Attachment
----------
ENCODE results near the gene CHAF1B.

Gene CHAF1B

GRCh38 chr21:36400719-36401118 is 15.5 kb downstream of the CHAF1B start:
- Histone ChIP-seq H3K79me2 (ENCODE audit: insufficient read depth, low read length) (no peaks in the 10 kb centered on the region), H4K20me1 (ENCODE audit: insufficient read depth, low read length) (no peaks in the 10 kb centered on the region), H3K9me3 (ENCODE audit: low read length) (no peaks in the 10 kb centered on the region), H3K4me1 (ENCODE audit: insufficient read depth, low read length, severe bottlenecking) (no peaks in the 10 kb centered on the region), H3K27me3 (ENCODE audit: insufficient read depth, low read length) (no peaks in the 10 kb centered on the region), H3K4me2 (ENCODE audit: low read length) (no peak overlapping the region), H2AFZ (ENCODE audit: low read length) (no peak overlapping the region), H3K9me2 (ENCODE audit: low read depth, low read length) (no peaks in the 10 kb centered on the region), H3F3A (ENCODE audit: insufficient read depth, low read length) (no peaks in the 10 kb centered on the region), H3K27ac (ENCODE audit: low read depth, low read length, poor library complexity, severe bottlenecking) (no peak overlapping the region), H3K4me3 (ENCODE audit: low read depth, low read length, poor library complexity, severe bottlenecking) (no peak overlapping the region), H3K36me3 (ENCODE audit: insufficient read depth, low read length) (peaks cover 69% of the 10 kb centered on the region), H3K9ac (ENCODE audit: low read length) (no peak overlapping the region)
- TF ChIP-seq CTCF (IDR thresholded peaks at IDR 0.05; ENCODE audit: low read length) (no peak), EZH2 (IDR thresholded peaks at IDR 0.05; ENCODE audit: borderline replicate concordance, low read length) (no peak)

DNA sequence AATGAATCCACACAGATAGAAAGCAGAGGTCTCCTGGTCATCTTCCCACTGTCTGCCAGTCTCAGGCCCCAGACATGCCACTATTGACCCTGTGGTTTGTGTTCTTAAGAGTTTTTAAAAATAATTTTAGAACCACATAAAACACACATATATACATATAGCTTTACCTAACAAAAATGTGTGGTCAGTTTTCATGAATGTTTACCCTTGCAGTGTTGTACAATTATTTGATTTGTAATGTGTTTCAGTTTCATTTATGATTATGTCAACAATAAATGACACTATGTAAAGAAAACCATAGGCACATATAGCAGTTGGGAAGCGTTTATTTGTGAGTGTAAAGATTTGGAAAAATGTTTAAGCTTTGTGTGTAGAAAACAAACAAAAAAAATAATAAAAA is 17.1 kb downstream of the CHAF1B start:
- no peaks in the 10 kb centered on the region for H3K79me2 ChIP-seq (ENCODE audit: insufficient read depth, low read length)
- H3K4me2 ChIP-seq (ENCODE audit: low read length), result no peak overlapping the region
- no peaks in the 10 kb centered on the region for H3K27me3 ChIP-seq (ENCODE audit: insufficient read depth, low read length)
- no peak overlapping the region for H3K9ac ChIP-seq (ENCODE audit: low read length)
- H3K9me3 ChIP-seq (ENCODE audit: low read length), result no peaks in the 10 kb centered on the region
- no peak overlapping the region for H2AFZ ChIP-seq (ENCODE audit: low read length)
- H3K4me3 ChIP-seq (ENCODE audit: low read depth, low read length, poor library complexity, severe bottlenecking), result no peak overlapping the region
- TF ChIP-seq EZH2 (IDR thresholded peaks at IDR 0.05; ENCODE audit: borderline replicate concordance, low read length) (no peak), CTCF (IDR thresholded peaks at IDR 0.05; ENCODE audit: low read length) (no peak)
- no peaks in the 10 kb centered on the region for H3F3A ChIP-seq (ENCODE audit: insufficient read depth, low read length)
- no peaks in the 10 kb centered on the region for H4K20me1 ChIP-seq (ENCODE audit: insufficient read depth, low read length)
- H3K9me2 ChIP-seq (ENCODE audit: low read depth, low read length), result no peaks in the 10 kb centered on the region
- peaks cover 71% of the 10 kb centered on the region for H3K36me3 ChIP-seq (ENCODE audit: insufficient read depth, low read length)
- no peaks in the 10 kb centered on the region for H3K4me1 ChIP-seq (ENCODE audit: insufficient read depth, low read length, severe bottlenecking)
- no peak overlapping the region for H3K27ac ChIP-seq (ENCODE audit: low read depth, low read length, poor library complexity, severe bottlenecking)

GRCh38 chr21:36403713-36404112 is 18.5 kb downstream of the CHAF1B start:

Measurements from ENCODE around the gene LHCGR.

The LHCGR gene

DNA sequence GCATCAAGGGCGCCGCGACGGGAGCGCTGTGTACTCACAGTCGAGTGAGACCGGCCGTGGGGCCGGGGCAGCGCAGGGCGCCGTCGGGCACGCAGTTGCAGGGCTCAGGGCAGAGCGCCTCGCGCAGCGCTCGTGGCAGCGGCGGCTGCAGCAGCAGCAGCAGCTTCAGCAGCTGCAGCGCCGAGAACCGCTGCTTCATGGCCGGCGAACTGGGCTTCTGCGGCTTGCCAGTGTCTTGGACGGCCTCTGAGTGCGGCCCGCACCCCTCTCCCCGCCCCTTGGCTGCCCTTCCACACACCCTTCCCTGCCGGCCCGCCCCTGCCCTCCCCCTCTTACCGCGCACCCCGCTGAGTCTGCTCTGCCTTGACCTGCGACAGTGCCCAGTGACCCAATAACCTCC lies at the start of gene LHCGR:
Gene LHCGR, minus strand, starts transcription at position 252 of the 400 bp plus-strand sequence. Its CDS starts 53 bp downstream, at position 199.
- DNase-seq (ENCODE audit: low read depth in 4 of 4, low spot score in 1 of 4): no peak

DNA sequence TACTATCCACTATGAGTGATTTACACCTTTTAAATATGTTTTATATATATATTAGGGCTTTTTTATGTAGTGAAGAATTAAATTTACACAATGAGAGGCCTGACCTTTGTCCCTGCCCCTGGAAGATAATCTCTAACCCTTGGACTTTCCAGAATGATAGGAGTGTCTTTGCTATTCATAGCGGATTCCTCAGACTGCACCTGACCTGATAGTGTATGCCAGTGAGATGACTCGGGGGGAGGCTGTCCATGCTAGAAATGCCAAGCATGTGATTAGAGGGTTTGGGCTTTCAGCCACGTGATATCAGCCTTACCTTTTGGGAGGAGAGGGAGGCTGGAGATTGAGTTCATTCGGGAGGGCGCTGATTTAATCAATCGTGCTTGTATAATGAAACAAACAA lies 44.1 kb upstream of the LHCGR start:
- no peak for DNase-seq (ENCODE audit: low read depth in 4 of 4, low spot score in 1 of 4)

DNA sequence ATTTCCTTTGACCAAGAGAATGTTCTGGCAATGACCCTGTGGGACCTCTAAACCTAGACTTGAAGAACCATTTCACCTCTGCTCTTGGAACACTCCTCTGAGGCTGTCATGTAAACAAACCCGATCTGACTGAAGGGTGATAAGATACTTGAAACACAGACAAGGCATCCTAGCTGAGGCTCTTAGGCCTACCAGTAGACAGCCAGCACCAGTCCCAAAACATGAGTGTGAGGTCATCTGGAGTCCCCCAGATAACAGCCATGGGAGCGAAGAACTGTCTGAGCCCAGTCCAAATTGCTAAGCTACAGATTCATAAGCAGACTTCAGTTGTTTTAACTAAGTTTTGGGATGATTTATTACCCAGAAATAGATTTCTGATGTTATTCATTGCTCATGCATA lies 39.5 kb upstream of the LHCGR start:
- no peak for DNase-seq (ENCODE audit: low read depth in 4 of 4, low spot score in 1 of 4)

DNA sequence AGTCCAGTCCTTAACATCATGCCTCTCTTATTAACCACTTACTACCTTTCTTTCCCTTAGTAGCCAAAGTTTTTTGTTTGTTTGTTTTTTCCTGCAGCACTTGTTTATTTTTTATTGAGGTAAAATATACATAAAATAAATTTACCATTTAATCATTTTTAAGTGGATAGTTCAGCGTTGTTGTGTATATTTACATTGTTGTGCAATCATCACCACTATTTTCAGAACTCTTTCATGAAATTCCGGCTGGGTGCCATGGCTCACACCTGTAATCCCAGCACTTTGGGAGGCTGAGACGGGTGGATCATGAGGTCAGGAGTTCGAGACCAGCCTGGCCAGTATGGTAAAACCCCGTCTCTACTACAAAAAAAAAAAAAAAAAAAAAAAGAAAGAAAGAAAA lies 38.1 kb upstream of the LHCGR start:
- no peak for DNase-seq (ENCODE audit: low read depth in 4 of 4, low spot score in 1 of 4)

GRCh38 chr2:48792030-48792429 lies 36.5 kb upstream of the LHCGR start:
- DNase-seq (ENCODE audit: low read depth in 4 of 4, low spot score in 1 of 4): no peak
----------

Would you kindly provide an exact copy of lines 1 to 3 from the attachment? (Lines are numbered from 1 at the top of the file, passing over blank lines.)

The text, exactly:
ENCODE results near the gene CHAF1B.

Gene CHAF1B

GRCh38 chr21:36400719-36401118 is 15.5 kb downstream of the CHAF1B start: